our service has to its credit without recourse to dark 
glasses, sharp shooting or mighty blows with the hand are 
tremendous. The subject for today's six-hour seminar is: 
methods of penetration by agents.' 
We started to study our notebooks. The training of 
officers in the GRU is radically different from what is 
written in novels. In the course of the next three years at 
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the Military-Diplomatic Academy we were to hear quite a 
few surprising things. 
Man is capable of performing miracles. A man can swim 
the English Channel three times, drink a hundred mugs of 
beer, walk barefoot on burning coals; he can learn thirty 
languages, become an Olympic champion at boxing, invent 
the television or the bicycle, become a general in the GRU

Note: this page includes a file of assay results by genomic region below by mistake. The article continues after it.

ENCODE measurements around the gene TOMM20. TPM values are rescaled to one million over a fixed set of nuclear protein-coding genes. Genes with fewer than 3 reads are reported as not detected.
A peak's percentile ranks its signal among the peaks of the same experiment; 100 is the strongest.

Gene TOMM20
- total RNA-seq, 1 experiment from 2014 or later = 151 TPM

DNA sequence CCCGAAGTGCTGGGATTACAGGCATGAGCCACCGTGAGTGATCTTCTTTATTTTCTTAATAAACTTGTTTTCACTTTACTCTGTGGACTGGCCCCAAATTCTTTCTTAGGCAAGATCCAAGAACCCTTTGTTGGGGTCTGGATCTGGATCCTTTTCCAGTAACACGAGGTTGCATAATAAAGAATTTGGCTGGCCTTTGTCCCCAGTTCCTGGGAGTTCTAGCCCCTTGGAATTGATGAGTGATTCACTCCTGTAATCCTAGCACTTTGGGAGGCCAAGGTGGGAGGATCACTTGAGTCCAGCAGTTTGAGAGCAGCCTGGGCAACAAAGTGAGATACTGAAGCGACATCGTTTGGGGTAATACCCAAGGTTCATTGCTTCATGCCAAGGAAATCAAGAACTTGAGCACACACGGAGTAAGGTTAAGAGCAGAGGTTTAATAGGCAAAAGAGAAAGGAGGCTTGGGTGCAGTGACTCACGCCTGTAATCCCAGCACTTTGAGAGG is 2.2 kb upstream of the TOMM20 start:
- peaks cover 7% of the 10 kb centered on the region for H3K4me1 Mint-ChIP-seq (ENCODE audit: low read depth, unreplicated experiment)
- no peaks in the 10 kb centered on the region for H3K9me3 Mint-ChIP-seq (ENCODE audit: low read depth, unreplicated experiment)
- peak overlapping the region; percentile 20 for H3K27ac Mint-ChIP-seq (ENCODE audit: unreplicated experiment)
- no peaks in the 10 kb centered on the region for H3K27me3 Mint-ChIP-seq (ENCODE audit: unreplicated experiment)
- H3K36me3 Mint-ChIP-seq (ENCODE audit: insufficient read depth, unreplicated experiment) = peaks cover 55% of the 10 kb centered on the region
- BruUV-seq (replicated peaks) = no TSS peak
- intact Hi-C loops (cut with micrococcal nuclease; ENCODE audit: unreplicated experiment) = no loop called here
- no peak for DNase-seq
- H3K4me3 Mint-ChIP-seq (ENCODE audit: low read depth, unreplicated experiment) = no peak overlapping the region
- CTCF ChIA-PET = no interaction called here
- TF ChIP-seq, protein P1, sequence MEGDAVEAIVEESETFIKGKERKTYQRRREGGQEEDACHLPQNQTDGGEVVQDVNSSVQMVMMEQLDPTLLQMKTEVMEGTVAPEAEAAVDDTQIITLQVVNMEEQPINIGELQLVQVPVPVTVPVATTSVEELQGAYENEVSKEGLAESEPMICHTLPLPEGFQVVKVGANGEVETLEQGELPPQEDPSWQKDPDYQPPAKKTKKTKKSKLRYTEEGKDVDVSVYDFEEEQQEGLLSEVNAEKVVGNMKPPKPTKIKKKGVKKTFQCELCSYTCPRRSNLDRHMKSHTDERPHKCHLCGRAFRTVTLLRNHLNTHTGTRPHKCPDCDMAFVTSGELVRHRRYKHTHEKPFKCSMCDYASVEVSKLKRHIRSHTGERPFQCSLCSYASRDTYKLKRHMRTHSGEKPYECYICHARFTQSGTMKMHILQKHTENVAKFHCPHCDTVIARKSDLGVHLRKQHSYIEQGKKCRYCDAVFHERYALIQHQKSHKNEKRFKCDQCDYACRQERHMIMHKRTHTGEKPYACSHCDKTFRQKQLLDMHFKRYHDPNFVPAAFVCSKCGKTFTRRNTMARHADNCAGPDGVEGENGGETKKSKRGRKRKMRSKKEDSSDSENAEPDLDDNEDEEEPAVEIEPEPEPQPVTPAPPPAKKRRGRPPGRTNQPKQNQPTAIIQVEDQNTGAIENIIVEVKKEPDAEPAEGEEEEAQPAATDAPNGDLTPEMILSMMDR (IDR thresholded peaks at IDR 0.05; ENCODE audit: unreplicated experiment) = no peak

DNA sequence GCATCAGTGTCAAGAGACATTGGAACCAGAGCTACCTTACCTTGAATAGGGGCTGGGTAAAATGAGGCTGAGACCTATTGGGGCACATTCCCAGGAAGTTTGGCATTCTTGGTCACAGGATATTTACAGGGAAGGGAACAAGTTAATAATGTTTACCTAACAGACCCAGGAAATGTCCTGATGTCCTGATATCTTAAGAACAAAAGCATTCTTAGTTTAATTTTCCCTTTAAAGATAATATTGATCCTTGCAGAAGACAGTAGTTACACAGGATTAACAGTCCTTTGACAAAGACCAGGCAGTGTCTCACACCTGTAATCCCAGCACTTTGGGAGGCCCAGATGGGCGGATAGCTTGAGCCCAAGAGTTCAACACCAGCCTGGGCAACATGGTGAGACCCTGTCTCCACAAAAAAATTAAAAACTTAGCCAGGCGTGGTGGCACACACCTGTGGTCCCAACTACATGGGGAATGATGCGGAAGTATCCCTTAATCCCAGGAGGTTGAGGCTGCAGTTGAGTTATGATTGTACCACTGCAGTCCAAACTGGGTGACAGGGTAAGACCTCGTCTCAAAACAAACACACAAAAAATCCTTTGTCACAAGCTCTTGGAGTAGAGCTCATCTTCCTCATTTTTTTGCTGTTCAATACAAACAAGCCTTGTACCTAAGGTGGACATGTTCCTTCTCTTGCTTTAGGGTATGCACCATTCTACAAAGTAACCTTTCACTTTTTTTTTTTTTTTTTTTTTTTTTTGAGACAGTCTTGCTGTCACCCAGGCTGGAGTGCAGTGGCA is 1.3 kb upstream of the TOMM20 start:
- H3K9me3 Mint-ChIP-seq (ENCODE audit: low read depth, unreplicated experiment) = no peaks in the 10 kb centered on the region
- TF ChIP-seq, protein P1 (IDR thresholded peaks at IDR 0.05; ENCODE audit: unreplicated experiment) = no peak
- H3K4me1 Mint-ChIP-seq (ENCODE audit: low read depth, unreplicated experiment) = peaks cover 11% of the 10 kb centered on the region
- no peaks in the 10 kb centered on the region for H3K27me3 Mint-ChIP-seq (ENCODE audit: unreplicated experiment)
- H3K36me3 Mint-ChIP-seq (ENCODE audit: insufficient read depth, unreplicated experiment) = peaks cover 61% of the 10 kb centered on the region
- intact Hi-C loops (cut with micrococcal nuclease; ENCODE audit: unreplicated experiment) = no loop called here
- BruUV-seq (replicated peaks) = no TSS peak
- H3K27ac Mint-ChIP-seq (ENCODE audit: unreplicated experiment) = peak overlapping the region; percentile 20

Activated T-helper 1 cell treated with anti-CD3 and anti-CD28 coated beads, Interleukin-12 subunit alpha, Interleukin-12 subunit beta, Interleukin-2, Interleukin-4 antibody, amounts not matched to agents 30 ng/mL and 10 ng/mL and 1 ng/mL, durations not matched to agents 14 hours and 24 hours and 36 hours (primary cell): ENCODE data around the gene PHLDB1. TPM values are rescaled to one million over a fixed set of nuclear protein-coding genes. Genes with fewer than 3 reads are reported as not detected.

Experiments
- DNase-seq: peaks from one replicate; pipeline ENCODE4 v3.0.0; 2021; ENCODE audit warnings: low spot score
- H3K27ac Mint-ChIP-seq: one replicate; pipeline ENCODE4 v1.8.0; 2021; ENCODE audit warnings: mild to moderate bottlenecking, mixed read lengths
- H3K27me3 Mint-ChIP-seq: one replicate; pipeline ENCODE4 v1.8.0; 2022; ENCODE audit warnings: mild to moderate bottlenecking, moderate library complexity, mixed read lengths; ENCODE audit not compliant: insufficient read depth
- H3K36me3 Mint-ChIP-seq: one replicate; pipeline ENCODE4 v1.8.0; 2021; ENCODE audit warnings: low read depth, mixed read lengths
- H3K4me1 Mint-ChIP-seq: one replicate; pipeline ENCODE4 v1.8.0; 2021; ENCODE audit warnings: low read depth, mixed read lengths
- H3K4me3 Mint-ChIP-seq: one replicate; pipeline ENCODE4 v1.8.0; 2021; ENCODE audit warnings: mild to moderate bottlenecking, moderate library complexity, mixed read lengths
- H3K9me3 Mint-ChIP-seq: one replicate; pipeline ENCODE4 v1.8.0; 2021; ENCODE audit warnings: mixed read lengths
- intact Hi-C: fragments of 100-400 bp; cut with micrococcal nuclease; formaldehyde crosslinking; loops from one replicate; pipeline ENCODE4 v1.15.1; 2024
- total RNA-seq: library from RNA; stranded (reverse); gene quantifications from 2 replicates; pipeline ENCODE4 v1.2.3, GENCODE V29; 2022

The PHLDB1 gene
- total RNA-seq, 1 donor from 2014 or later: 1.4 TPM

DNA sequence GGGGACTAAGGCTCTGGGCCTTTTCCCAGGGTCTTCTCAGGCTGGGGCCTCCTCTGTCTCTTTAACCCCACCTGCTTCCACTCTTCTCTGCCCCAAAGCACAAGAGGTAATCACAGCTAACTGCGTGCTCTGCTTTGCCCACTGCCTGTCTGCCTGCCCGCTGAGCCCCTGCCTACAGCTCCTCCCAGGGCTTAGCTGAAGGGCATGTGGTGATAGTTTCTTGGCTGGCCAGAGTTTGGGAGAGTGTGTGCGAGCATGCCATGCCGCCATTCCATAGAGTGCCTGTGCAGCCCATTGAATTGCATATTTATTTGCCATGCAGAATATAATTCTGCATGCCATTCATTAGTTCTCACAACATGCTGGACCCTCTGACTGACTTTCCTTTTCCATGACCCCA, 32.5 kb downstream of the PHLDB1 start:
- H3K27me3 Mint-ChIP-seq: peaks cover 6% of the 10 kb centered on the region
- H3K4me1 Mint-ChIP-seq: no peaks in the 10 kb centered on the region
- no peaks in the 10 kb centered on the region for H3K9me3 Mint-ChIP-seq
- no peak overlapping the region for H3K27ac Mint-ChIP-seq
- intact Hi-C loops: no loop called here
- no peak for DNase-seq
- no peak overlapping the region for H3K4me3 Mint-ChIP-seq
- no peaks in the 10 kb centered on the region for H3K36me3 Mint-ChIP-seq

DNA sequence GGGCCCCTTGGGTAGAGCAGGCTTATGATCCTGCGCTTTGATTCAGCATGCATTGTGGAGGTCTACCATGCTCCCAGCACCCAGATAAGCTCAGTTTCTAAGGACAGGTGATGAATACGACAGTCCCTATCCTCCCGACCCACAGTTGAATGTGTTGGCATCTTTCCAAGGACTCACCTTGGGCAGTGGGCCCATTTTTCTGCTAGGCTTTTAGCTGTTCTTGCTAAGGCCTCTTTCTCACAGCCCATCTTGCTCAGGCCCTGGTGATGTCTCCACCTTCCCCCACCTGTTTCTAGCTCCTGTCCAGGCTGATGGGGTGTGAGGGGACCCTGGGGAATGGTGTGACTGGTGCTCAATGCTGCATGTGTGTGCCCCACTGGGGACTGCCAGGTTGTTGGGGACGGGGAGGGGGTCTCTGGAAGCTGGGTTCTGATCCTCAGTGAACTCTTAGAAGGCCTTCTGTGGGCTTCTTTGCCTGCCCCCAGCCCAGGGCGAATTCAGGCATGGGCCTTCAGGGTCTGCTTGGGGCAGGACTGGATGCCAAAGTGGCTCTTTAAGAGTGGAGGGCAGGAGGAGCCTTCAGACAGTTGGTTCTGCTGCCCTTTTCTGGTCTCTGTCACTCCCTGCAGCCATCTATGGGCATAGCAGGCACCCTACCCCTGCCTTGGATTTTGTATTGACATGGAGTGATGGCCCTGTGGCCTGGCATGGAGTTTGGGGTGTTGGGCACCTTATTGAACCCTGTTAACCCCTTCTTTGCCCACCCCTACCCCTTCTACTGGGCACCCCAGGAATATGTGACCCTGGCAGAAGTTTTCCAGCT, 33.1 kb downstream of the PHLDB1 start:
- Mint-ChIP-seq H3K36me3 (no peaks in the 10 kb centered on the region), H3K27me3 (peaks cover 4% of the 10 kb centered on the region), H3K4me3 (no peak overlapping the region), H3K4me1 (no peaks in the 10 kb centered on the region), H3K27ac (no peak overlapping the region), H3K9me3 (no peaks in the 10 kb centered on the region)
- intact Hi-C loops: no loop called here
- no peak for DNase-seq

or make himself a millionaire. It's all in our own hands. If 
you want it you can get it. Most important is to want 
something: the rest depends only on training. But if you 
simply train your memory, your muscles or your mind 
regularly, then nothing will come of your efforts. Regular 
training is important, but training alone decides nothing. 
There was the case of the odd character who trained 
regularly. Every single day he lifted a smoothing iron and 
continued this for ten years. But his muscles got no 
bigger. Success comes only when the training, of 
whatever kind (memory, muscles, mind, willpower, 
stamina), takes a man to the limit of his capacity. When 
the end of the training becomes torture. When a man cries 
out from pain and exhaustion. Training is effective only 
when it takes a man to the very limit of his capacity and